I Know I Live In Hell But Thank You, Mr. Brown, For Confirming It

I do not claim to be socially responsible. Truth be told, I am far from being socially aware. That admission shames me. Trust me, it does. I am the stereotype of my generation, the seemingly apathetic. I can come up with a thousand and one excuses but it does not deny the fact that, while I am not a government official abusing power, I am just as morally and socially inept; and just the opposite, I think it emphasizes my lack of cultural consciousness.

I dutifully pay taxes, it appears, but that is because it automatically gets deducted from my paycheck. If not, I don’t know how I’d be able to do so on time and file my 2316 on or before the 15th of April every year. I was never good in math but I’ve always been good at procrastinating.

I hardly watch the news and when reading online, I skip most of the local news. I do this for a number of reasons. First, the evening news is on while I’m having dinner before I head for work. I don’t know about you but images of bloodied victims of shootouts and old politicians shaming women who use the pill just don’t go well with my food. I read the news online but I skim the headlines and skip the recycled ones. This borders on being judgmental but I can only be a masochist to a certain degree.

Sometimes there are news stories that would just call out to you no matter how apathetic you are.

1. Take the case of Kristel Tejada. You would have had a heart of stone to not have been touched by that tragedy. I’ve written about it here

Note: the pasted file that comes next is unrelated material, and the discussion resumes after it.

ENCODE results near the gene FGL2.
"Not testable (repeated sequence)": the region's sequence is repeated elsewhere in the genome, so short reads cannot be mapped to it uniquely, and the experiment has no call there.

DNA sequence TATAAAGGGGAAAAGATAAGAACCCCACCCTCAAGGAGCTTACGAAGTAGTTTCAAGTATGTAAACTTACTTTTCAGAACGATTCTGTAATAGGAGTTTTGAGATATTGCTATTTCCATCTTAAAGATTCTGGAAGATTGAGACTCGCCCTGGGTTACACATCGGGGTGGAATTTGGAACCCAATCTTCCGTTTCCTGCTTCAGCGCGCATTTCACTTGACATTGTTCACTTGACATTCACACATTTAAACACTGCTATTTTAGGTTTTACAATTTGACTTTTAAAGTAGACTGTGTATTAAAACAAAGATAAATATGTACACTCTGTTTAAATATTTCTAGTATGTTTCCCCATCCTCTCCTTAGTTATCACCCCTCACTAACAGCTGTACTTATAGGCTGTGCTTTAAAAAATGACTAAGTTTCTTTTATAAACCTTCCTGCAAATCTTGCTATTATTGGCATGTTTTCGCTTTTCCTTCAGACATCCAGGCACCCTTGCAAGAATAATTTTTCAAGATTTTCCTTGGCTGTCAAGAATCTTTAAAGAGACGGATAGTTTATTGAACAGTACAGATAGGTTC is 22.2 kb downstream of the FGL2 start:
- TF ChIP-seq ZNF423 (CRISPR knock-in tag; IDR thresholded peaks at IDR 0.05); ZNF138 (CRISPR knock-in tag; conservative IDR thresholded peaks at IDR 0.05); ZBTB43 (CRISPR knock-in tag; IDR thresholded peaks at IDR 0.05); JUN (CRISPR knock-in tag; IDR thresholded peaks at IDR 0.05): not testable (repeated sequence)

2. Take the RH bill and how backwards some of our lawmakers are. As a woman, the arguments presented by some politicians were offensive and shameful. They were sickening and disheartening at the least. But when the bill got passed, I celebrated along with the Filipinos who have held on to the promise of slow steps towards progress.

3. Take the recent national elections and how disappointing for many Filipinos the results are. I only voted four senatoriables, the ones I considered worthy, and all of them lost. I was floored. This was a heartache worse than when that good-on-paper guy did not ask me to be his girlfriend.

The aftermath of the elections is just as fiery as the events prior to the elections, if not hotter. This is the time when even the apolitical cannot help but react to the poll results. Practically everyone has something to say about the candidates, both the winners and the losers. I still think it is a shame that most of the winning senators, in my belief, are unqualified. Most of them are from famous/infamous families, which apparently, these days is the only qualification you need to be elected. I’m looking at you Grace Poe, Bam Aquino and the crowd favorite, Nancy Binay.